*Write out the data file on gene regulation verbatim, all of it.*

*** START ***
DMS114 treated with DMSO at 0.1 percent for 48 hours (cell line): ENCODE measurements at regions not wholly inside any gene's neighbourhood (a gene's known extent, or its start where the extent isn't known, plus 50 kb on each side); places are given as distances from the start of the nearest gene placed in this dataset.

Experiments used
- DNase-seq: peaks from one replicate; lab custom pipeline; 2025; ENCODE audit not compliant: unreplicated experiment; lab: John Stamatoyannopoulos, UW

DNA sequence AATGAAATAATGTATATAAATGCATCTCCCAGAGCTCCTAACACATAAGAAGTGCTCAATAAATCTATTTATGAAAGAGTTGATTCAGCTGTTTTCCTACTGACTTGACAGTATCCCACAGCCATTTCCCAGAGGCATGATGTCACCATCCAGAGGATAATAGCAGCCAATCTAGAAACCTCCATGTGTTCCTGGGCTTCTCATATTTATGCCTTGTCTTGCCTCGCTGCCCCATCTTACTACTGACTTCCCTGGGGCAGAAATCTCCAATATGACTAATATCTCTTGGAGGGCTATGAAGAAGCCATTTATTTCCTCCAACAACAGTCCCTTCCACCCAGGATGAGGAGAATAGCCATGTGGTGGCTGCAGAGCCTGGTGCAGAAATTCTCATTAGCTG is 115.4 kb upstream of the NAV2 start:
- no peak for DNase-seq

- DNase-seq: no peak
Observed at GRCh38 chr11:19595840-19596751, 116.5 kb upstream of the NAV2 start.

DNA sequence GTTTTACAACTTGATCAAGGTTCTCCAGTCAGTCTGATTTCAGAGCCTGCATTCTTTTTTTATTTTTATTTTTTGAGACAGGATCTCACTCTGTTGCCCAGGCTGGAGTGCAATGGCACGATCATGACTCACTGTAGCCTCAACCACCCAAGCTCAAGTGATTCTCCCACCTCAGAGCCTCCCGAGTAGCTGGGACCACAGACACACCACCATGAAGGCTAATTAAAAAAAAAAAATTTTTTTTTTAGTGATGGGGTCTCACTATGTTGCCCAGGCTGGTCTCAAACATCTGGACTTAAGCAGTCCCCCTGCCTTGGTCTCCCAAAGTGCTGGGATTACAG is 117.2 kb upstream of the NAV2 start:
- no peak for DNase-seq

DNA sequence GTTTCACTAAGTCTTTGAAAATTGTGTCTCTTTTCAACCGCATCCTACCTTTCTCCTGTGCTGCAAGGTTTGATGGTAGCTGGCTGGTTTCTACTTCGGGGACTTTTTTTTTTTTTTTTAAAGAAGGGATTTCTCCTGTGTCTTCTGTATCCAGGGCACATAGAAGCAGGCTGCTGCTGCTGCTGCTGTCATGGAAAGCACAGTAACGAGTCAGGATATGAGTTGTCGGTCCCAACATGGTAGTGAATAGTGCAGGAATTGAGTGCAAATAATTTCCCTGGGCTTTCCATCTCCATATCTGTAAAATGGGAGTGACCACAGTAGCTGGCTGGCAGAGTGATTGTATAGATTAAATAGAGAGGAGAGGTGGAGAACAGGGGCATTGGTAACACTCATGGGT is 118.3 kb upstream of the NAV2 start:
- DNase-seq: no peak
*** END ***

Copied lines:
DMS114 treated with DMSO at 0.1 percent for 48 hours (cell line): ENCODE measurements at regions not wholly inside any gene's neighbourhood (a gene's known extent, or its start where the extent isn't known, plus 50 kb on each side); places are given as distances from the start of the nearest gene placed in this dataset.

Experiments used
- DNase-seq: peaks from one replicate; lab custom pipeline; 2025; ENCODE audit not compliant: unreplicated experiment; lab: John Stamatoyannopoulos, UW

DNA sequence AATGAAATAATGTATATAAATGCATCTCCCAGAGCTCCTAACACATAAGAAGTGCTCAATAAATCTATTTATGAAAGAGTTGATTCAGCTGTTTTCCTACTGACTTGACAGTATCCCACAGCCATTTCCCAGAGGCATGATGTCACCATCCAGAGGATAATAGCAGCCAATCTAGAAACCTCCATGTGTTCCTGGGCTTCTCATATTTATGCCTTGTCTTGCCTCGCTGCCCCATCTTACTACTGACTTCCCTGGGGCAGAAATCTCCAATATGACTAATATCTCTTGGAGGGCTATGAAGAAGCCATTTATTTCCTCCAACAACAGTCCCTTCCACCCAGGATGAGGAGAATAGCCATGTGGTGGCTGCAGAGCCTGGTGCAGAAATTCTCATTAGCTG is 115.4 kb upstream of the NAV2 start:
- no peak for DNase-seq

- DNase-seq: no peak
Observed at GRCh38 chr11:19595840-19596751, 116.5 kb upstream of the NAV2 start.

DNA sequence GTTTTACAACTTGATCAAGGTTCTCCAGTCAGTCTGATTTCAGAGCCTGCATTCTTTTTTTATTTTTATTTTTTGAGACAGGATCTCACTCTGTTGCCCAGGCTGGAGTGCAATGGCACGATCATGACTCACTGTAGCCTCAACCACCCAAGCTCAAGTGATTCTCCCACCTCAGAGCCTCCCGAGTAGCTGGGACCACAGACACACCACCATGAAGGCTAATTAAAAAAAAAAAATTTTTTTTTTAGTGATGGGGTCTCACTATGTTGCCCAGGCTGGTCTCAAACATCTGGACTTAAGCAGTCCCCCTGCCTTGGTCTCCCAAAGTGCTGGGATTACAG is 117.2 kb upstream of the NAV2 start:
- no peak for DNase-seq

DNA sequence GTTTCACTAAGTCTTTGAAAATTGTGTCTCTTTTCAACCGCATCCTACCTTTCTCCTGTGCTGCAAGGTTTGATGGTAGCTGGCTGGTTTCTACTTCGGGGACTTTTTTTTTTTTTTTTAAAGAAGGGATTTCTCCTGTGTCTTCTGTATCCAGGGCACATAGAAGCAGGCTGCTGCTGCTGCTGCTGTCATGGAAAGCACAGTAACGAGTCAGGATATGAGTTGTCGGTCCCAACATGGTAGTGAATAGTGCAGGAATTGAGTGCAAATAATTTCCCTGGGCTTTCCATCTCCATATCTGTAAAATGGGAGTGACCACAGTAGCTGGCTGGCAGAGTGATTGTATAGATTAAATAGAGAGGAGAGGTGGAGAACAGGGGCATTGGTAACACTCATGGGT is 118.3 kb upstream of the NAV2 start:
- DNase-seq: no peak